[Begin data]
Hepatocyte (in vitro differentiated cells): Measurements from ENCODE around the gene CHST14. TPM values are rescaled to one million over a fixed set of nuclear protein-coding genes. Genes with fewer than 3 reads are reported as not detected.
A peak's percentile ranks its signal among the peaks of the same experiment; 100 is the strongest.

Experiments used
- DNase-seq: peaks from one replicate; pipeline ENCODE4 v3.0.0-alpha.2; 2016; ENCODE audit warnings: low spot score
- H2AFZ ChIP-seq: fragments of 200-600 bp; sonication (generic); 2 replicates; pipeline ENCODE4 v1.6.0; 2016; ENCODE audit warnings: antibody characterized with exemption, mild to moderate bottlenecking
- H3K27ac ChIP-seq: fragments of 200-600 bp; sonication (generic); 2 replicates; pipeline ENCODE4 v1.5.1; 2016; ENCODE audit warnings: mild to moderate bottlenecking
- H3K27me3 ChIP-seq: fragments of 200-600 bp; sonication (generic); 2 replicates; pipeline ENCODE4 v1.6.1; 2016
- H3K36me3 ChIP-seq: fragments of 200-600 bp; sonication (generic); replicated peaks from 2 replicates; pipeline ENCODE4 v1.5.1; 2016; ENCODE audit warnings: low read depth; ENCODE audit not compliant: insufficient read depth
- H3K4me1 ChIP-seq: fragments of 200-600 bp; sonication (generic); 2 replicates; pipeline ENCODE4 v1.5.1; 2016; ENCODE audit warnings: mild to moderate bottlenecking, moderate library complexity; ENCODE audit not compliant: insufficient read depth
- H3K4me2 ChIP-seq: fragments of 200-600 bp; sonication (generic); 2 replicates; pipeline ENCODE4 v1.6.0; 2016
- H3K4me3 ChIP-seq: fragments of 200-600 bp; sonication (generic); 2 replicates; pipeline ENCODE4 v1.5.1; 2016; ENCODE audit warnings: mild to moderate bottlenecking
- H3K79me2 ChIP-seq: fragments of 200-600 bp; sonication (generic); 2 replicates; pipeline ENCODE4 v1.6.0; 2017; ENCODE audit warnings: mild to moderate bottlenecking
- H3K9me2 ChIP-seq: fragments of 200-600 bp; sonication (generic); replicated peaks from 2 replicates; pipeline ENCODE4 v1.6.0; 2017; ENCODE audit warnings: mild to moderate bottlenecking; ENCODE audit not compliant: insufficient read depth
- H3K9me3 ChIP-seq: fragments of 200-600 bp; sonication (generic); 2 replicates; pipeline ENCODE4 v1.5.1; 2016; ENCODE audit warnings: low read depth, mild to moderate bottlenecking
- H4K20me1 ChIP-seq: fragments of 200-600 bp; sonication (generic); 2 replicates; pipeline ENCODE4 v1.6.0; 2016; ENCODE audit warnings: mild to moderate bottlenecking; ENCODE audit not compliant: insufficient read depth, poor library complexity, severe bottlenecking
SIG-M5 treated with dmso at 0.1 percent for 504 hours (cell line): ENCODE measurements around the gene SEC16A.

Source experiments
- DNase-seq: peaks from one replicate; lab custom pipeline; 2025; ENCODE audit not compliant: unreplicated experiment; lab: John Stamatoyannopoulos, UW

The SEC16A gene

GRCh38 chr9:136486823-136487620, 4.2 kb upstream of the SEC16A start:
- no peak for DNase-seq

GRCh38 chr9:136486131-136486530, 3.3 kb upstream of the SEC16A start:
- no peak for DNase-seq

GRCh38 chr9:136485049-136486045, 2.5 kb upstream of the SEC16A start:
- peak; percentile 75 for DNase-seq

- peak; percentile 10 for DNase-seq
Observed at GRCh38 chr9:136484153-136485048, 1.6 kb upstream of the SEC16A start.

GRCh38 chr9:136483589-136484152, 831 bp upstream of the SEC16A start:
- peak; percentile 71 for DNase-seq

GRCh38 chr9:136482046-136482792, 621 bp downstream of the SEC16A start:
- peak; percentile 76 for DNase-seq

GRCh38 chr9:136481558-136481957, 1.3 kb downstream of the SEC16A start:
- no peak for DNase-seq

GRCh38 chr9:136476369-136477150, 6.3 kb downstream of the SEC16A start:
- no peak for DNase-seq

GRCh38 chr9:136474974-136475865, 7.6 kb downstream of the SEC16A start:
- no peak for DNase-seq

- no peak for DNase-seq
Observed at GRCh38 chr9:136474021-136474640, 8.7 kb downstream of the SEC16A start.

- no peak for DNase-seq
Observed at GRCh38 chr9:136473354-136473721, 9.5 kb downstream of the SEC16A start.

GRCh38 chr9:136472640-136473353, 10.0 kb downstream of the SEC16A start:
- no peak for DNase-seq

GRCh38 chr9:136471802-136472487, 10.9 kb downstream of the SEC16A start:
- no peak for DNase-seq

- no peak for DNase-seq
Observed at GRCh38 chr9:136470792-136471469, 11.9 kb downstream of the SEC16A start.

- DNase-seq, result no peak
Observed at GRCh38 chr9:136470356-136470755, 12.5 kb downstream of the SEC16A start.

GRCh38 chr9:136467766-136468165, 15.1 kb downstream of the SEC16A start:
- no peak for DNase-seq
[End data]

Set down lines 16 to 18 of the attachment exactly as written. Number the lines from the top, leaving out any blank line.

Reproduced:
SIG-M5 treated with dmso at 0.1 percent for 504 hours (cell line): ENCODE measurements around the gene SEC16A.

Source experiments
- DNase-seq: peaks from one replicate; lab custom pipeline; 2025; ENCODE audit not compliant: unreplicated experiment; lab: John Stamatoyannopoulos, UW